Practical analysis for investment professionals
17 March 2017

Next Generation Investors: How Millennials Will Influence Finance

What will the client base of the future look like?

As investment firms chart their paths going forward, that is a key question. And millennials are an important group to consider. As they gain wealth, their preferences for investment services may well be different than those of previous generations.

Part of the reason for the focus on millennials, at least in the United States, is the sheer size of this demographic. Though definitions vary, the US Census Bureau defines millennials as the 83 million people born from 1982–2000 who now compose more than one quarter of the country’s population, even outnumbering baby boomers. The size of the millennial cohort is an outlier in the larger overall trend of ageing populations in developed markets.

Wealthfront, an automated investment service, estimates that by 2019 millennials will control $7 trillion in liquid assets. So how can advisers attract and retain these clients, and help them meet their financial goals?

Geographical differences aside, this generation shares some traits. We asked CFA Institute Financial NewsBrief readers (in an unscientific poll) which factors would matter most to finance over the next five to 10 years. A total of 558 readers responded, and their top answer (44%) was that the tech-savvy nature of millennials would have the greatest effect on the industry.

How will millennials most influence finance in the next 5–10 years?

How will millennials most influence finance in the next 5–10 years?

It is exactly this trait that firms like Wealthfront and other robo-advisers are looking to leverage. In the CFA Institute Fintech Survey Report, respondents predicted that robo-advisers would have the biggest influence on financial services, compared to other forms of fintech. Some even wonder if traditional advisers are doomed. But there is still room for premium wealth management.

Technology also allows for more customized products, and customization has been the norm for this generation more than any other. Millennials buy online and their every preference is tracked. Because of this, they expect firms to know them. In fact, their definition of “luxury” is changing, becoming synonymous with “customized,” rather than simply high cost.

The BlackRock Global Investor Pulse study picked up on this desire for personalization, reporting that 48% of millennials feel “investing is for people like me.” This is an opportunity for investment firms to show their value, yet just 5% of our respondents chose this response. It is incumbent upon those in the industry to better articulate the value proposition of investment management to younger investors, as is noted in The Value of the Investment Profession published by CFA Society United Kingdom.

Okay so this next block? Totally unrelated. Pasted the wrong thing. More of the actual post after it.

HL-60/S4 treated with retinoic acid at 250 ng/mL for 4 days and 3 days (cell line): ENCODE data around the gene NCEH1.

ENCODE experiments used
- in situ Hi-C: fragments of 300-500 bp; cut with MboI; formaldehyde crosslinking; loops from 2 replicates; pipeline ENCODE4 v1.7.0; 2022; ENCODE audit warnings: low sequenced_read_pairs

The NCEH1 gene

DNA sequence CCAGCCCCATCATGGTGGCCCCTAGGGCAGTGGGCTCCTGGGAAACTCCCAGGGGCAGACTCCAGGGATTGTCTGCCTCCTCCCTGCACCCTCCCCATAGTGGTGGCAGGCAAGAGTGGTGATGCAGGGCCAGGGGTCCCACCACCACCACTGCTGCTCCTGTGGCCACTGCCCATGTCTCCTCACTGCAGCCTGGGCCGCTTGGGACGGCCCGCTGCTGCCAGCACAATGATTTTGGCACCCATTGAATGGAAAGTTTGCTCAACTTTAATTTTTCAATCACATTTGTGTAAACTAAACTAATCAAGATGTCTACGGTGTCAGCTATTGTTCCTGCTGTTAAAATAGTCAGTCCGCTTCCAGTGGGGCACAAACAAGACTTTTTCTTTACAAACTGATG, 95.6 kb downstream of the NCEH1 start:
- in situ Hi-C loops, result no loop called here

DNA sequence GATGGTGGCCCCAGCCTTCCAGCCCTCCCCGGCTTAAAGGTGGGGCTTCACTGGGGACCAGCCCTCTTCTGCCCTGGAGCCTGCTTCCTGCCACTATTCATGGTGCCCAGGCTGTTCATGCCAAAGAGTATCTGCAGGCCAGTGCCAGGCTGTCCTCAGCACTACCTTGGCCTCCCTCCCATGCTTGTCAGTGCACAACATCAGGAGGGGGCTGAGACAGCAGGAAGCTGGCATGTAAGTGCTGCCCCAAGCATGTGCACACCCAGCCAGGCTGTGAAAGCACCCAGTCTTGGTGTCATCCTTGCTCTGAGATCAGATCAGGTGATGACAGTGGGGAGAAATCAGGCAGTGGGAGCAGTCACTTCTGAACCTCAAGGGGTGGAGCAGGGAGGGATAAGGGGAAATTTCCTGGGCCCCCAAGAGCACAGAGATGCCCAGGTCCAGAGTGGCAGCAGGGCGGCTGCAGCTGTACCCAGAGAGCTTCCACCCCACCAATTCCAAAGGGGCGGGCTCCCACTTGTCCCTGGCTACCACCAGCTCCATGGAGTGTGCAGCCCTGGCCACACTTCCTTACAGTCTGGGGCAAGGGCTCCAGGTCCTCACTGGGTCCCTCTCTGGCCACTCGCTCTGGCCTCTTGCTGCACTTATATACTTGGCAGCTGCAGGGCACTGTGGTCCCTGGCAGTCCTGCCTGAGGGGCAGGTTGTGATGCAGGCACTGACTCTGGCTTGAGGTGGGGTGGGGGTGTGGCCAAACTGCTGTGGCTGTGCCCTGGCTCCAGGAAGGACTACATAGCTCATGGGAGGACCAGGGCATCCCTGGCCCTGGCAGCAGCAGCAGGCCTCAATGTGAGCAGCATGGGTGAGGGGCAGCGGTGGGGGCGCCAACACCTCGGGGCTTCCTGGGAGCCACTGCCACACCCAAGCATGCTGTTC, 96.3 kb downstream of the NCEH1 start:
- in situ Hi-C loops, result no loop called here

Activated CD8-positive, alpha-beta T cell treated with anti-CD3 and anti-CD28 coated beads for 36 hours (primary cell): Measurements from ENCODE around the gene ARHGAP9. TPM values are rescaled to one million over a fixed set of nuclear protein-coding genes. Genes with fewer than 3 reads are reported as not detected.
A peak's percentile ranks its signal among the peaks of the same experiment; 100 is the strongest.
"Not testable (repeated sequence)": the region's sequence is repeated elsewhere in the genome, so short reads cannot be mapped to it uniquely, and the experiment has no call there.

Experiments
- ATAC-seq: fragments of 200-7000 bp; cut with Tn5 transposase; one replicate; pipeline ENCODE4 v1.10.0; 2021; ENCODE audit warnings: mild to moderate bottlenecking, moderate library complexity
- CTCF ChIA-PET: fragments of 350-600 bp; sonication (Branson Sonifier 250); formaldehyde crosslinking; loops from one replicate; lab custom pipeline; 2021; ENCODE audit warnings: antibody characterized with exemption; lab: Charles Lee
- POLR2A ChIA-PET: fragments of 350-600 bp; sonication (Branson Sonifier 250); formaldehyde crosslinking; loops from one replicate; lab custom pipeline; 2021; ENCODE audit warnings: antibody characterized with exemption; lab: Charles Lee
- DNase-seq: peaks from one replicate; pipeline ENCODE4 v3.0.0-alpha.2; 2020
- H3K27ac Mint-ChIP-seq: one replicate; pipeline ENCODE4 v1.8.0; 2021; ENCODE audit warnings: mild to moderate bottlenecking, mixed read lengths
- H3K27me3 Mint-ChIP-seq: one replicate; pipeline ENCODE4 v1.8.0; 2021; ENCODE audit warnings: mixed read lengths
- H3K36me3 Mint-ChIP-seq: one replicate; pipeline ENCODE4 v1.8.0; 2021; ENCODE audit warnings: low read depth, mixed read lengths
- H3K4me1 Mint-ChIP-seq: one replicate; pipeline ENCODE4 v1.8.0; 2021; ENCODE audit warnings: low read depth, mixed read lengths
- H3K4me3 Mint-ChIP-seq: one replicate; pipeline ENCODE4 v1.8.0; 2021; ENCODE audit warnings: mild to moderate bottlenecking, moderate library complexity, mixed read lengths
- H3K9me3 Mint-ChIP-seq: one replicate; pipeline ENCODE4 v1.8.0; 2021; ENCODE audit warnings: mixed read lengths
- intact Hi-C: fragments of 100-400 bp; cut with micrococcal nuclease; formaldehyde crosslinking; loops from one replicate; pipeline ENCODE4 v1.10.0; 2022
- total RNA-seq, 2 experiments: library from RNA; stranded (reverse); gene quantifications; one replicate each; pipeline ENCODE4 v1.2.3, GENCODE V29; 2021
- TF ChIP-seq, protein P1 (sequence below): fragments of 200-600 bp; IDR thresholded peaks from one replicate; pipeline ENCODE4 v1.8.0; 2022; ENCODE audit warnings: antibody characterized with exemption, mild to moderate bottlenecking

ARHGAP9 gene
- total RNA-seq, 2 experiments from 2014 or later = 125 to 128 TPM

One in five survey respondents (20%) thought that the longer working lives and changing perspectives on retirement of millennials would have the greatest effect. Retirement is a central goal of the investment industry, and the industry is structured around $40 trillion in pension assets. Retirement is becoming a less meaningful concept, however, as the next generation has less confidence in retirement promises — and they have been offered fewer promises. Managing lifetime wealth is a more appropriate goal, recognizing that people have financial needs throughout their lives. People will be working longer, and pension funds need to find creative ways to engage all beneficiaries.

A final trait worth noting is that millennials are more socially conscious and interested in the purpose behind their investment activities, setting them up to be enthusiastic investors in environmental, social, and governance (ESG) products, though only 13% of poll respondents chose this option.

The remaining 18% of poll respondents believe it is too early to know the potential effect, especially as millennials are known to be a bit slower to become financially independent.  The Fidelity Investments Millennial Money Survey (which looks at a narrower, older range of 25–35 years) found that 47% have received financial assistance from their parents since they have “been on their own.”

While it is true that the full effect of millennials is yet to be known, firms that proactively seek to manage this younger generation’s wealth well will have an advantage going forward.

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All posts are the opinion of the author. As such, they should not be construed as investment advice, nor do the opinions expressed necessarily reflect the views of CFA Institute or the author’s employer.

About the Author(s)
Rebecca Fender, CFA

Rebecca Fender, CFA, is chief of staff for Research, Advocacy, and Standards at CFA Institute. Previously she lead the Future of Finance initiative, which is the thought leadership platform for CFA Institute. The group publishes studies to help investment professionals build their careers and serve their clients more effectively. Their paper Investment Professional of the Future was recently awarded Best Investment Industry Paper of 2019 by Savvy Investor. Fender has testified before the US House Financial Services Committee AI Task Force on the impact of artificial intelligence on investment roles. She speaks regularly at industry events and has been quoted in the Financial Times, Bloomberg, and the New York Times, among others. Prior to joining CFA Institute, Fender was a vice president at BlackRock working with pension funds and endowments, and she also worked at Cambridge Associates, where she published research about manager selection. She earned her undergraduate degree in economics from Princeton University and holds an MBA from the Darden School at the University of Virginia.

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